Six selections from Mark Kermode's Celluloid Jukebox
If you've not been listening to Mark Kermode's Celluloid Jukebox on BBC Radio 2 over the past couple of months, then you've been missing out on some predictably high calibre music and film opinions. The first series (hopefully of many) has now finished, but the last few episodes are still available on the BBC iPlayer here at the time of writing . There are also podcast versions of all six episodes available to download, but frustratingly these excise anything more than about twenty seconds of each track played (presumably for licensing reasons). Whilst it's always good to hear what Mr. Kermode has to say on the topic of cinema, this rather defeats the point of listening to a series about music in the movies.
To give you a flavour of the diverse and often rarely heard songs included throughout the episodes, below are six of my favourite tracks, one from each episode. Several of these come from films I've yet to watch, so don't be surprised if reviews of some of these crop up on the site sometime in the not-too-distant future.
Track: "The Hearts Filthy Lesson" - David Bowie
Film: Se7en, 1995
A running segment throughout Celluloid Jukebox is "David Bowie Corner" where Kermode plays a song by Bowie that has been used in a film. It's partly a tribute to the musician following his death in January this year, but also quite clearly an excuse for a Bowie fan to play tracks from throughout his career. All the Bowie songs are excellent, most being selections from his back catalogue that are less often played, and "The Hearts Filthy Lesson", which plays over the end credits of David Fincher's Se7en, is a prime example of both.
Track: "People Like Us" - Talking Heads featuring John Goodman
Film: True Stories, 1986
Each episode of Celluloid Jukebox has a loose theme which ties together several of the songs played by Kermode. The theme for the second episode is "actors singing in films", resulting in the inclusion of songs from films such as Lenny Abrahamson's Frank and the Coens' Inside Llewyn Davis. Perhaps most memorable, however, is John Goodman's excellent performance from True Stories, a 1986 directed by Talking Heads frontman David Byrne. It's a film I'd never even heard of before listening to the series, but it's now one that I'm planning to watch soon.
Track: "Them Kinda Monkeys Can't Swing" - Slade
Film: Slade In Flame, 1975
Kermode mentions Slade In Flame more than once in the series, liking it so much that he describes the film as "the Citizen Kane of British music movies". To many of my generation onwards, Slade are probably best known as that band who live off the royalties of Noddy Holder shouting "It's CHRIIIIISTMAAAAS!!" every twelve months, but to my parents' generation they were one of the most successful bands of the 1970s with a string of successful singles and albums. Slade In Flame is a film I've heard of but never seen; based on the soundtrack and Kermode's championing of it, I may have to seek this one out too.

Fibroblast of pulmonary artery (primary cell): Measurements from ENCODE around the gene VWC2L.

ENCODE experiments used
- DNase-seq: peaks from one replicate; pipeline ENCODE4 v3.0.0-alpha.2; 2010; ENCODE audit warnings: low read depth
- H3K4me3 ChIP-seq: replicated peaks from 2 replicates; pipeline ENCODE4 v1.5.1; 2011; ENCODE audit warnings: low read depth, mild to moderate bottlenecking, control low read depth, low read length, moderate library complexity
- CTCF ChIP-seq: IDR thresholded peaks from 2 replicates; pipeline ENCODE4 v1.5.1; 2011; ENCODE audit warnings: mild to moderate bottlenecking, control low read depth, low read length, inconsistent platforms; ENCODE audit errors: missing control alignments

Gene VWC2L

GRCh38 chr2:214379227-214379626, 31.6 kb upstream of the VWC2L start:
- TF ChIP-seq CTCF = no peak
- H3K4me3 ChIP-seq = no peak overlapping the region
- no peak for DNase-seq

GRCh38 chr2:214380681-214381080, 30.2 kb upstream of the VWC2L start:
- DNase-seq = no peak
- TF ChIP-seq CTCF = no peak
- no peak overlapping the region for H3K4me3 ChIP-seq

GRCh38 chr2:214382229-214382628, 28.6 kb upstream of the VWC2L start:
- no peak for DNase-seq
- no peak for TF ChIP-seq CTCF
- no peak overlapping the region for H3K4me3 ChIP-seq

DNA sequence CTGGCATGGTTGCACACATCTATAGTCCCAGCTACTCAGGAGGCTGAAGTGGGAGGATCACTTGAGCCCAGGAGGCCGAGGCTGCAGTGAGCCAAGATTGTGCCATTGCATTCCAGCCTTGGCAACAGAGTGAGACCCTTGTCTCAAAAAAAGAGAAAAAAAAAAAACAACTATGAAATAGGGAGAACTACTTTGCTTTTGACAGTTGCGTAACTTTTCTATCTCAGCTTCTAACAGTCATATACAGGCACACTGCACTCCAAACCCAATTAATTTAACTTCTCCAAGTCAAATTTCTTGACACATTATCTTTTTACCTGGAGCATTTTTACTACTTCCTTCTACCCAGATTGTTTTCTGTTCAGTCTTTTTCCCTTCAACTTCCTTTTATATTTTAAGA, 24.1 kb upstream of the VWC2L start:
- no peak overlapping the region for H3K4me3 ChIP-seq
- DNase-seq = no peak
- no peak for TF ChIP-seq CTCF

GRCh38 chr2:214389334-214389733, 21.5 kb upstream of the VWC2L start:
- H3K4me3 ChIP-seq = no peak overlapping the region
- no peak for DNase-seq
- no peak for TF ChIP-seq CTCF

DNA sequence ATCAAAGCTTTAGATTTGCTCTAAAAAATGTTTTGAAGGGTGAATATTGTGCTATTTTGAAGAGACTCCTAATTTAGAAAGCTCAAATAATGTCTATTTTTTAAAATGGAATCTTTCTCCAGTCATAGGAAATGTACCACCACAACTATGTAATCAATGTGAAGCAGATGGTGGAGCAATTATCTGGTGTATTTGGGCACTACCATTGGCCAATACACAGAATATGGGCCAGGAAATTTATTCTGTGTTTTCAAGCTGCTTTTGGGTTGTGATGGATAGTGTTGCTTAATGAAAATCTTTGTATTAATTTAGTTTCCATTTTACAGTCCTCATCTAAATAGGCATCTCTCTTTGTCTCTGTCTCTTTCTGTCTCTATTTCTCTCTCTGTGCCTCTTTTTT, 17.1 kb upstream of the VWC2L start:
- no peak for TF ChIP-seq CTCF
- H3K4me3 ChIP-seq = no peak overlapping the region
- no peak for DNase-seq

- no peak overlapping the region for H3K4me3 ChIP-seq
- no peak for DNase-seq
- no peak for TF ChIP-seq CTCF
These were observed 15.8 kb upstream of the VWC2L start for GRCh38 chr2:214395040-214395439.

Track: "A Real Hero" - College & Electric Youth
Film: Drive, 2011
Even if Nicholas Winding Refn hasn't yet been able to replicate the success of Drive, it's a film that by its own merit deserves to go down as a modern classic. The soundtrack is one of the things that stayed with me the most after watching the film, and "A Real Hero" is one of the best tracks featured, so I was glad to hear Kermode give it some air time.
Track: "Funnel Of Love" - SQÜRL & Madeline Follin
Film: Only Lovers Left Alive, 2013
One of the more distinct approaches Kermode adopts at a few points throughout Celluloid Jukebox is to segway two or more versions of a song into each other. It sometimes works better than at others, but it always proves an interesting experiment when he does it. One of the best examples is when three versions of "Funnel Of Love" are played: the original by Wanda Jackson; a remixed version of Jackson's original which slows the song right down; and the version by SQÜRL, featuring Madeline Follin on vocals and used in Jim Jarmusch's Only Lovers Left Alive, which grew out of the remix.
Track: Jaan Pehechan Ho - Mohammed Rafi
Film: Ghost World, 2001
Not a theme as such, but something that Kermode does throughout the series is to play music featured in a film which has then been reused in another. This track by Mohammed Rafi is originally from a 1965 Bollywood film, Gumnaam, but Kermode plays it due to its appearance in Terry Zwigoff's Ghost World. It's also a track which demonstrates just how diverse the music that Kermode plays throughout the series really is.
If this article has whetted your appetite for more, you can find my list of every song played in the series and the films they're taken from on Letterboxd here.